This is an archived article that was published on sltrib.com in 2012, and information in the article may be outdated. It is provided only for personal research purposes and may not be reprinted.
If you had to buy Sen. Patrick Leahy a gift and you had a $10 limit, what would you buy?
Sen. Mike Lee's answer: A Batman snuggie.
Lee and his Utah colleague, Sen. Orrin Hatch, were two of the 60 senators who participated in the second-annual Senate Secret Santa exchange, which took place earlier this week. Twenty Republicans joined 40 Democrats and gave as much cross-party gifts as possible.
Lee pulled the name of Leahy, the Judiciary Chairman, while Hatch had to find a cheap gift for Sen. Jay Rockefeller, D-W.Va.
So how did Lee come up with his kitchy idea? He combined two things commonly known about Leahy: He's a Batman fanatic, who has cameos in the recent movies, and he's from Vermont where it is darn cold.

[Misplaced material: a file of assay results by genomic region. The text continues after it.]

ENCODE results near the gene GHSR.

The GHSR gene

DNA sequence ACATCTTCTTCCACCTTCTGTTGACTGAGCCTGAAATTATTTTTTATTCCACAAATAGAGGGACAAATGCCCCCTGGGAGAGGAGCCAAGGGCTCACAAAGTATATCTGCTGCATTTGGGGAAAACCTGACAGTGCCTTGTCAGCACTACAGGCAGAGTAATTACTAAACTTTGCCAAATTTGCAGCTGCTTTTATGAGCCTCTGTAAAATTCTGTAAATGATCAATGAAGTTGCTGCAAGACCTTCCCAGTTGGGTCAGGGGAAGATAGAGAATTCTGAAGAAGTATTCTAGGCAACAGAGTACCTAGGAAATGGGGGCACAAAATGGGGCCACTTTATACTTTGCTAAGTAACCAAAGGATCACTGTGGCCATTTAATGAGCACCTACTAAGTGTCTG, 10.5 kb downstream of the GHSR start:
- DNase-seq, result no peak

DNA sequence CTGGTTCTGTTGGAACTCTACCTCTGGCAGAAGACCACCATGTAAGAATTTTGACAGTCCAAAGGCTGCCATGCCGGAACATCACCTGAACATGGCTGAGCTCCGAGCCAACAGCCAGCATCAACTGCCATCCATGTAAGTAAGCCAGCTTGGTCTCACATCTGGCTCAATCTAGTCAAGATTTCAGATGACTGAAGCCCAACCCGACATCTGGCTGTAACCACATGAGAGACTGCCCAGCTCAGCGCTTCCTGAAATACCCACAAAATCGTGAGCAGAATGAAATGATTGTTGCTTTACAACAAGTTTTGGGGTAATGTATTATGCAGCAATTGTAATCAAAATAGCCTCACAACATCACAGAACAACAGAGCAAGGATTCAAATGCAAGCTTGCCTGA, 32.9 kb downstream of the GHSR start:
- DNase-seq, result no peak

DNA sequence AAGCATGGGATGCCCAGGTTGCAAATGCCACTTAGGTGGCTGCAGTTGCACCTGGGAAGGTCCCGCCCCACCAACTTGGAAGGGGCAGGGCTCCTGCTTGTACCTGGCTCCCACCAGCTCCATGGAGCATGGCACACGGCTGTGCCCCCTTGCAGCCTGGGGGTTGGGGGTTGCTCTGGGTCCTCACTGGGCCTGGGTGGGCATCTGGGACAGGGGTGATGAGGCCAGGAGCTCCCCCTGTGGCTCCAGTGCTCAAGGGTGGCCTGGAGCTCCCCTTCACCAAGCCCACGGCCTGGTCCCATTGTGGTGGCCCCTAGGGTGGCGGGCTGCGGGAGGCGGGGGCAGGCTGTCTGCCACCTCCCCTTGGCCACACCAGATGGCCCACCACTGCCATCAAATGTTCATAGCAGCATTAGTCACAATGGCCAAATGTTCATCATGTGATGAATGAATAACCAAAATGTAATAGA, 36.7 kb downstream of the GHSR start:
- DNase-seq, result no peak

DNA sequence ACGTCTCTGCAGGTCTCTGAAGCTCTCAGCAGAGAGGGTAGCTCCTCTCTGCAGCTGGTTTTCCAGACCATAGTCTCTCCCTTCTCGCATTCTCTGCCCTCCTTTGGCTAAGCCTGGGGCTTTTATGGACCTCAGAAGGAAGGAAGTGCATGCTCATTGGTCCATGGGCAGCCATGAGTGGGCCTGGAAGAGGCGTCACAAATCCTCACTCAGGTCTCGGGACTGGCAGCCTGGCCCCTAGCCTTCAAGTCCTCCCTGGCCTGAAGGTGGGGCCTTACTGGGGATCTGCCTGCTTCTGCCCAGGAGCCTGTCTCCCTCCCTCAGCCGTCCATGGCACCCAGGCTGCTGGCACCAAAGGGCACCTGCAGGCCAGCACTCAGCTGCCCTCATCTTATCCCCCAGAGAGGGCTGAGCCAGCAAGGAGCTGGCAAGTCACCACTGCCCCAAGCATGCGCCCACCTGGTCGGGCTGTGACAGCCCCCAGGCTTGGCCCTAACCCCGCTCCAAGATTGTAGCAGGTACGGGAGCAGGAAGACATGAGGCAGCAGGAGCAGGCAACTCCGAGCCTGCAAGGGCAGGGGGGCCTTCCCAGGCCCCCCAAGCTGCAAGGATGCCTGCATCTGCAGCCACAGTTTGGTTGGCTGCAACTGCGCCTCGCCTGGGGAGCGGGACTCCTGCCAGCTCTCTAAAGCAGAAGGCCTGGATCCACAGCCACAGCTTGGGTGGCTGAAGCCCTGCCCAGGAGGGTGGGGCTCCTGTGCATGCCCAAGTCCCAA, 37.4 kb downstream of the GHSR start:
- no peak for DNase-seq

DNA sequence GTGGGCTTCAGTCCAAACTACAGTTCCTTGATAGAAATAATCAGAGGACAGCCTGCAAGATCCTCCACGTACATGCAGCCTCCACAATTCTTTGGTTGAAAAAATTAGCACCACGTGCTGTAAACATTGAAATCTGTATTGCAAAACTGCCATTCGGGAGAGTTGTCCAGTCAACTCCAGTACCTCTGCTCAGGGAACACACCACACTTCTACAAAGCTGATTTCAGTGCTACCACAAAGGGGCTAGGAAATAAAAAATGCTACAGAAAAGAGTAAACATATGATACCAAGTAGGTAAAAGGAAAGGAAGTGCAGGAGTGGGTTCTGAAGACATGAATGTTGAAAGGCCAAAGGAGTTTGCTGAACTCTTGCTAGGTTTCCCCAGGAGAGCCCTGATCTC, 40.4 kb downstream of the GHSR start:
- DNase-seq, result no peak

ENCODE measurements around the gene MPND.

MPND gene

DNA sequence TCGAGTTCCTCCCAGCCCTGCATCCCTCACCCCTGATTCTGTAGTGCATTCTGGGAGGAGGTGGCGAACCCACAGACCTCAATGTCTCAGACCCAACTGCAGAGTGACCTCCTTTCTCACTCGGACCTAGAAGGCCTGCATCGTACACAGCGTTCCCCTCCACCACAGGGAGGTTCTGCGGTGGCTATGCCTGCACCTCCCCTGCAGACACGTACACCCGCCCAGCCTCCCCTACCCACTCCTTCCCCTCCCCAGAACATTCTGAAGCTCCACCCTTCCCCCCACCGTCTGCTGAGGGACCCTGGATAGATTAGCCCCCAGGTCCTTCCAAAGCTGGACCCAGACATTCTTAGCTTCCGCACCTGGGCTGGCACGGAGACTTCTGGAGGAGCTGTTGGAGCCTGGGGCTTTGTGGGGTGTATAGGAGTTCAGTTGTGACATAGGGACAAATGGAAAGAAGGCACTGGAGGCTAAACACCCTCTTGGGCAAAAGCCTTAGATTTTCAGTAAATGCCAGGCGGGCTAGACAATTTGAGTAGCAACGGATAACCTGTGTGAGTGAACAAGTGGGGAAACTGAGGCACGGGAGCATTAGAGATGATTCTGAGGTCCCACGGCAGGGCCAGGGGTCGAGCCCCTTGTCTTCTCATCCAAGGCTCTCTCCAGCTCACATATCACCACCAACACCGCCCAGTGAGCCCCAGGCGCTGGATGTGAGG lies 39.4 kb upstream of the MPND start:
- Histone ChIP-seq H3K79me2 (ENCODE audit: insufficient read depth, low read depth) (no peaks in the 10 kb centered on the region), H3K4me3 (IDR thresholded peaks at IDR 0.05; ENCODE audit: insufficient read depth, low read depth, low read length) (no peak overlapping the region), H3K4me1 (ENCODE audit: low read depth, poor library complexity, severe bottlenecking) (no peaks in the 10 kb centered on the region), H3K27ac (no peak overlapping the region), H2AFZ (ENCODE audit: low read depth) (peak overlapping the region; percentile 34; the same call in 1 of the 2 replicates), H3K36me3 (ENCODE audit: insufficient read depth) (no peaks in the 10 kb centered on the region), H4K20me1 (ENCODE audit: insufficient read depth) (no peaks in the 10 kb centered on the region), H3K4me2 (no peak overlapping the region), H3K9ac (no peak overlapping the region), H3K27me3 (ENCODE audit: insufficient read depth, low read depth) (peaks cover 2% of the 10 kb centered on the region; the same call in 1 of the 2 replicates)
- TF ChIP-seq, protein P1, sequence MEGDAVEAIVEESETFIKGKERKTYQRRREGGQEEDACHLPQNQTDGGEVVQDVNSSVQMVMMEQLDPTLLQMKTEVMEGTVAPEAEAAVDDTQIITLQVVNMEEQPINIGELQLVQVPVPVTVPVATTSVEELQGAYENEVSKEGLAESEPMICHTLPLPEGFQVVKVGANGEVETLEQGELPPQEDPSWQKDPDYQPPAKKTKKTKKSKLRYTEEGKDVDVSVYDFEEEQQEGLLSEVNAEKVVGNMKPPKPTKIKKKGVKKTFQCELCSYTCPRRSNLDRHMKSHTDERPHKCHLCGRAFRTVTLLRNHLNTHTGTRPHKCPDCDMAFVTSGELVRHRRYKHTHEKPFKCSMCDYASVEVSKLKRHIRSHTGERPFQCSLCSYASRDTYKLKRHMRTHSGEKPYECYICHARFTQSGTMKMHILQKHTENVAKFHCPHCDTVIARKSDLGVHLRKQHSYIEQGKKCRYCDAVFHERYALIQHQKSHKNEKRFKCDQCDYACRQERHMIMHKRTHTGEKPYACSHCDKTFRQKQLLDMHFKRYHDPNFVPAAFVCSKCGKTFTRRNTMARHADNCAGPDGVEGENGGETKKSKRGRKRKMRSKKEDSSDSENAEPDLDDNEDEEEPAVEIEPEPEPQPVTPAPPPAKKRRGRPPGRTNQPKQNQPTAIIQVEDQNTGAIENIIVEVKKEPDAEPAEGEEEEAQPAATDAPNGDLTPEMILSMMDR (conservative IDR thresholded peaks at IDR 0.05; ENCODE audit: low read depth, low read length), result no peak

Hatch stuck to a Utah theme, giving Rockefeller a coffee-table book of Valoy Eaton's western landscapes.
Sen. Carl Levin, D-Mich., drew Lee's name. He decided to make a play off of Lee's not-so-secret desire to be a pirate on the high seas.
In speeches, Lee often jokingly refers to the antiquated congressional power of issuing a "letter of marque and reprisal," which grants the bear the right to act as a pirate in the name of the U.S. government. Lee says before he leaves the Senate, he wants such a letter, an eye patch and a ship.
Levin gave Lee the paperback of "Jewish Pirates of the Caribbean: How a generation of swashbuckling Jews carved out an empire in the New World in their quest for treasure, religious freedom and revenge."
Sen. Chuck Schumer, D-N.Y., bought Hatch a gift that played off of the Utah Republican's love of music. He gave Hatch the Brooklyn Tabernacle Choir's "Christmas at the Brooklyn Tabernacle."